Rabbits that remain indoors may suffer from a lack of vitamin D, researchers report in a new study. In rabbits kept as pets or used in laboratory studies, the deficiency could lead to dental problems, undermine their cardiovascular health, weaken their immune systems and skew scientific findings.
The study found that regular exposure to artificial ultraviolet B light for two weeks doubled rabbits' serum vitamin D levels – an increase not seen in animals raised in artificial light lacking UVB radiation.
Regular exposure to artificial ultraviolet B light for two weeks doubled rabbits' serum vitamin D levels, the researchers found.
Credit: Megan Watson
Future studies will seek to determine optimal levels of UVB exposure and vitamin D levels in rabbits, guinea pigs, chinchillas and other animals.
A report of the study appears in the American Journal of Veterinary Research.
"We know that vitamin D is important to vertebrates in that it helps with calcium absorption, but it also has been shown to benefit cardiovascular health and immune function," said Mark Mitchell, a University of Illinois veterinary clinical medicine professor, who led the research. "We know of several types of diseases that can develop with vitamin D deficiency. Some of the chronic problems we see are tooth-related."
Other researchers have proposed that low vitamin D plays a role in dental disease in pet rabbits, Mitchell said.
"We are doing tooth trims and managing dental disease in rabbits, chinchillas and guinea pigs on a regular basis," Mitchell said. "Weekly, we see those types of cases in our zoo medicine clinical service. It's something that also is seen across the country and internationally. It's a common problem."
Most laboratory animals and many pet rabbits are not allowed outdoors because of the risks of exposure to predators, parasites and disease, Mitchell said. Windows block most UVB radiation. If the animals don't get sufficient vitamin D from their diet and are never exposed to ultraviolet light, they may become deficient, he said.
"As a clinician, I want to better manage these animals, give them a longer, higher quality of life," Mitchell said.
Vitamin D deficiency also could undermine the validity of studies using rabbits in research to improve animal and human health, he said.
"In human medicine, they're starting to measure vitamin D levels as part of our routine medical exams," he said. "But if we're not doing this with animals that we're using in research, we might be missing a step."
Editor's notes: To reach Mark Mitchell, email email@example.com.
The paper, "Effects of Ultraviolet Radiation Produced From Artificial Lights on Serum 25-Hydroxyvitamin D Concentration in Captive Domestic Rabbits (Oryctolagus cuniculi)," is available online and from the U. of I. News Bureau.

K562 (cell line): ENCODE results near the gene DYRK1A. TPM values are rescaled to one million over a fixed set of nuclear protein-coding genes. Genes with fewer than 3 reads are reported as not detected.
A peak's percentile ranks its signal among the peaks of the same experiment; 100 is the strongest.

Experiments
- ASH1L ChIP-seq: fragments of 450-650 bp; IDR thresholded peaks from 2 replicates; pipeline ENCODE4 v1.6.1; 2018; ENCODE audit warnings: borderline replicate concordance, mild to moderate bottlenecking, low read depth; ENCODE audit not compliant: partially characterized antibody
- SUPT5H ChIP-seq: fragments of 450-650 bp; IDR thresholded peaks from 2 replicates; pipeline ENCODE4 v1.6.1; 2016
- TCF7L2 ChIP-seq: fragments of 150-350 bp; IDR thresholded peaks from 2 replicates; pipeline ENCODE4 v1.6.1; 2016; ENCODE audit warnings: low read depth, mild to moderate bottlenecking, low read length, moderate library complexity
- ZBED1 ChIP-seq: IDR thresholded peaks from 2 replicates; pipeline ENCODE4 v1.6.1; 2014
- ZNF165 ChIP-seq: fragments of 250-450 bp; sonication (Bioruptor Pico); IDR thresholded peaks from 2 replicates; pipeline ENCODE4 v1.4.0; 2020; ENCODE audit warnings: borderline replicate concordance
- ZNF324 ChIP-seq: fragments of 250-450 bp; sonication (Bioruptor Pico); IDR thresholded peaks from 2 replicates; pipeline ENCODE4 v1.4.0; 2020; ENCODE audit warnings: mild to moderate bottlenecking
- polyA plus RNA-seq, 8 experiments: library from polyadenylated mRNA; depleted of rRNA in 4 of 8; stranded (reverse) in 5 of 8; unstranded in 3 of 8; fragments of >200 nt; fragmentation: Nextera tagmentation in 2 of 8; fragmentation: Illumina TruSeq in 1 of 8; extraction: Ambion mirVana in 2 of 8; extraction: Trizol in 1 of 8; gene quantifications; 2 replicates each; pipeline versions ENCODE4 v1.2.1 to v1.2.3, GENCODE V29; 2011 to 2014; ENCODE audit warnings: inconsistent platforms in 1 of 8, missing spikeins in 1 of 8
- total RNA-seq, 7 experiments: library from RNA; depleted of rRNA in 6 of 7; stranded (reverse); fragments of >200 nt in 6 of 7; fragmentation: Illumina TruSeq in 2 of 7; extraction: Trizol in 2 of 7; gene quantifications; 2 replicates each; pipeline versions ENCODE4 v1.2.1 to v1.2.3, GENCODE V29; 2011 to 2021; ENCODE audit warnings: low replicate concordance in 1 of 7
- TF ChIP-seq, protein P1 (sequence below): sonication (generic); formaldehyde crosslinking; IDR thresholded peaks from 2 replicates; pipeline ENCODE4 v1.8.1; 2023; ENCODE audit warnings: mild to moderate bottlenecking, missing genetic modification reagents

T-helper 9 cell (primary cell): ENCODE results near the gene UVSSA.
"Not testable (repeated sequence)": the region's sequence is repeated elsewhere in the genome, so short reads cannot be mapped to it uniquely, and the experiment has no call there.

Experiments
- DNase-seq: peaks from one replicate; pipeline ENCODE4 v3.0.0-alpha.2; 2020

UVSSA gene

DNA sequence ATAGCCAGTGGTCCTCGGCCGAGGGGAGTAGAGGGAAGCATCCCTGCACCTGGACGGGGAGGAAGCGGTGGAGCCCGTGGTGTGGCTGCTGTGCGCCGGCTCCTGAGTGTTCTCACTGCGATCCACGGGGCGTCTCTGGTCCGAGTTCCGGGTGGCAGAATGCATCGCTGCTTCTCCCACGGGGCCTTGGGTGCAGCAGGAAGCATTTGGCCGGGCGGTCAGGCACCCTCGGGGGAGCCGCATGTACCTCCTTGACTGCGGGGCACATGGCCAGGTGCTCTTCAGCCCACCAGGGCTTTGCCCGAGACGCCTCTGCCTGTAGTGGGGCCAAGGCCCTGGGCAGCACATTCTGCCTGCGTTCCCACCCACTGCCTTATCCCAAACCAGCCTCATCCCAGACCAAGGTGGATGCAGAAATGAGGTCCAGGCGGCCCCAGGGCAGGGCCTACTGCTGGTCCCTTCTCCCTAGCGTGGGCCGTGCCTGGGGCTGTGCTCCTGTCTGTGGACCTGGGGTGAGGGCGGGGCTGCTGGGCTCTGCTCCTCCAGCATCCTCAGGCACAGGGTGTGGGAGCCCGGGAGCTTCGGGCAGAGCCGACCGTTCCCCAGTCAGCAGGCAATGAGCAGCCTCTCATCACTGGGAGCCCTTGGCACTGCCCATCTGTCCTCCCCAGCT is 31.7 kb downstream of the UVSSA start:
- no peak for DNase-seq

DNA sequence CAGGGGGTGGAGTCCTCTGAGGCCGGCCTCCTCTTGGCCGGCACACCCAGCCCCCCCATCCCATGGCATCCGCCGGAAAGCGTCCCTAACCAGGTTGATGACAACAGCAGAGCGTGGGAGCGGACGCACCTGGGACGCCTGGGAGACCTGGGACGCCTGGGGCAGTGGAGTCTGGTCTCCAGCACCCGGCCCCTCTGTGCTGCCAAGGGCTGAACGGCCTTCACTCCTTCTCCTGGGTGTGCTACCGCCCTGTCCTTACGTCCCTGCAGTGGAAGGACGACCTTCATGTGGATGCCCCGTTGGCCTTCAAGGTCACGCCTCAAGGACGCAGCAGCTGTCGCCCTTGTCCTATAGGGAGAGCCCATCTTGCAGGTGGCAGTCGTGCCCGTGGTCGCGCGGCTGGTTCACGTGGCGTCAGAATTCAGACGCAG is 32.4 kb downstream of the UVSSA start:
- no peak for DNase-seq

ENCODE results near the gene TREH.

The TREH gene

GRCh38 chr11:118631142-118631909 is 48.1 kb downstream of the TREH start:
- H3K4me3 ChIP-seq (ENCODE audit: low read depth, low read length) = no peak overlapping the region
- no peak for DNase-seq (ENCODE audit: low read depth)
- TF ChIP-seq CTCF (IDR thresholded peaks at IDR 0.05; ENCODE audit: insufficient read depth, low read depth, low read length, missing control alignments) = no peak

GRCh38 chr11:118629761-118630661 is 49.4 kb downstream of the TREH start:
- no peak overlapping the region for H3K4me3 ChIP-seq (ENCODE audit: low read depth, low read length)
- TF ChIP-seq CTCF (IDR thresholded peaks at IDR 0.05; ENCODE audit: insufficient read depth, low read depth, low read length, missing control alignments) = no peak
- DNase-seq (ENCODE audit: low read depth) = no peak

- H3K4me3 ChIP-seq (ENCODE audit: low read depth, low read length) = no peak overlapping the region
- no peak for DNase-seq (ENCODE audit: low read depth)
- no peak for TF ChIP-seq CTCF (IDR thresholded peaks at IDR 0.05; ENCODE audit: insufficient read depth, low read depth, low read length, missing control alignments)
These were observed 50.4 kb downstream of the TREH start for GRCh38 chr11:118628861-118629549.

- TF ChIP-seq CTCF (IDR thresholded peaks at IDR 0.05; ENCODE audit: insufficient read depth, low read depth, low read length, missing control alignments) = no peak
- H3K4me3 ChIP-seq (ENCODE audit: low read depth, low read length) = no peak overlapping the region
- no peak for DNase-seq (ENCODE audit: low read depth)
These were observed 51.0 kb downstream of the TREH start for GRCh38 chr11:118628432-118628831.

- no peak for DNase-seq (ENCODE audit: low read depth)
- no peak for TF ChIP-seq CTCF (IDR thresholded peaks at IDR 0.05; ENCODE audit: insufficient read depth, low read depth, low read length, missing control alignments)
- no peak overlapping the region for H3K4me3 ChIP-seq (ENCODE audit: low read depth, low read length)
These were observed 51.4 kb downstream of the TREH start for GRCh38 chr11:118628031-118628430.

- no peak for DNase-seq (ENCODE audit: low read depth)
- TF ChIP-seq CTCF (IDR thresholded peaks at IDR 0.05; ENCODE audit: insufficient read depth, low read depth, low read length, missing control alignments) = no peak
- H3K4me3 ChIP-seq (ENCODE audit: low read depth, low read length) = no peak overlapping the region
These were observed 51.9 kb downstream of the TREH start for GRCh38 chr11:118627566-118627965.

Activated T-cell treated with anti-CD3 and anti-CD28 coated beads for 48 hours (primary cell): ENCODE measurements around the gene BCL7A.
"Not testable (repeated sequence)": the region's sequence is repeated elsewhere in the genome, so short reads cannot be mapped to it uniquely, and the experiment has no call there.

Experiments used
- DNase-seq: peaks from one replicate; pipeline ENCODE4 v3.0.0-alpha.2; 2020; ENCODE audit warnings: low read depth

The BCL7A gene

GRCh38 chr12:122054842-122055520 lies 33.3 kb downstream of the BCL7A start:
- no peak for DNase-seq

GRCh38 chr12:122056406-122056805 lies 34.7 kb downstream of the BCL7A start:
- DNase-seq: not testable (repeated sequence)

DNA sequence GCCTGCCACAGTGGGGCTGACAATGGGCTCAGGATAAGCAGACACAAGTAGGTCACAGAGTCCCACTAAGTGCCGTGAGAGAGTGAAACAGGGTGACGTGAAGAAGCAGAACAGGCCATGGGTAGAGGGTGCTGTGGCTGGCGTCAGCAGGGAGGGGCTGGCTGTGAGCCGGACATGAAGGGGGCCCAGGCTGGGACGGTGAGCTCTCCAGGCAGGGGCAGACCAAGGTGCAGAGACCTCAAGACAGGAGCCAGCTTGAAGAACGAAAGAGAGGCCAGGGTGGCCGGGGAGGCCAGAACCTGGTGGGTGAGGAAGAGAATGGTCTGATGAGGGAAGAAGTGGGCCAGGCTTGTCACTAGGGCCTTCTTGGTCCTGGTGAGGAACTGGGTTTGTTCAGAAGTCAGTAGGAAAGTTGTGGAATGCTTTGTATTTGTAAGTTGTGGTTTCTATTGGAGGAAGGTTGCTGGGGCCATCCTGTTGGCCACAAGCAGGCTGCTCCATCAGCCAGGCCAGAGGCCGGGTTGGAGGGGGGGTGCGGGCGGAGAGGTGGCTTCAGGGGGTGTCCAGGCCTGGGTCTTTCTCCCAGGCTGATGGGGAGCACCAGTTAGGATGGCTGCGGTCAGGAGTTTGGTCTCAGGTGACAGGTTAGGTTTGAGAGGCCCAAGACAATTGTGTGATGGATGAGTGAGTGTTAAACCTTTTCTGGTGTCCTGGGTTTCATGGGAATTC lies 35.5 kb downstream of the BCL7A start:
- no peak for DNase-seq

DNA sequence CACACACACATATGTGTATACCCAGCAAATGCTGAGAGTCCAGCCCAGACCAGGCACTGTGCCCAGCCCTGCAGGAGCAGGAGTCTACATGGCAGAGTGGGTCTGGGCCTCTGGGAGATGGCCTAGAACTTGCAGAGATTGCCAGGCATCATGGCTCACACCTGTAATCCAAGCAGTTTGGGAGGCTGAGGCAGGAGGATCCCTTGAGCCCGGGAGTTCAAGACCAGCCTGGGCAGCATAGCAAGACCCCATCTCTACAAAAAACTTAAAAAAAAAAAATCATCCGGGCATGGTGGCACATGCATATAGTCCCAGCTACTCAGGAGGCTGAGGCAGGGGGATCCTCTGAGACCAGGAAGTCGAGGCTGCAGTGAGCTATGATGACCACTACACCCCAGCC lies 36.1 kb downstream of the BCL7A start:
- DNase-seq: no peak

Diana Yates | EurekAlert!
Fungal intruder ante portas!
19.08.2016 | Leibniz-Institut für Pflanzengenetik und Kulturpflanzenforschung
Producing wholesome seed product on site
16.08.2016 | Fraunhofer-Institut für Organische Elektronik, Elektronenstrahl- und Plasmatechnik FEP
Waveguides are widely used for filtering, confining, guiding, coupling or splitting beams of visible light. However, creating waveguides that could do the same for X-rays has posed tremendous challenges in fabrication, so they are still only in an early stage of development.
In the latest issue of Acta Crystallographica Section A: Foundations and Advances , Sarah Hoffmann-Urlaub and Tim Salditt report the fabrication and testing of...
Electrochemists at TU Graz have managed to use monocrystalline semiconductor silicon as an active storage electrode in lithium batteries. This enables an integrated power supply to be made for microchips with a rechargeable battery.
Small electrical gadgets, such as mobile phones, tablets or notebooks, are indispensable accompaniments of everyday life. Integrated circuits in the interiors...
Recent findings indicating the possible discovery of a previously unknown subatomic particle may be evidence of a fifth fundamental force of nature, according...
A nanocrystalline material that rapidly makes white light out of blue light has been developed by KAUST researchers.
Malignant cancer cells not only proliferate faster than most body cells. They are also more dependent on the most important cellular garbage disposal unit, the proteasome, which degrades defective proteins. Therapies for some types of cancer exploit this dependence: Patients are treated with inhibitors, which block the proteasome. The ensuing pile-up of junk overwhelms the cancer cell, ultimately killing it. Scientists have now succeeded in determining the human proteasome’s 3D structure in unprecedented detail and have deciphered the mechanism by which inhibitors block the proteasome. Their results will pave the way to develop more effective proteasome inhibitors for cancer therapy.
In order to understand how cellular machines such as the proteasome work, it is essential to determine their three-dimensional structure in detail. With its...
12.08.2016 | Event News
02.08.2016 | Event News
29.07.2016 | Event News
23.08.2016 | Information Technology
23.08.2016 | Life Sciences
23.08.2016 | Earth Sciences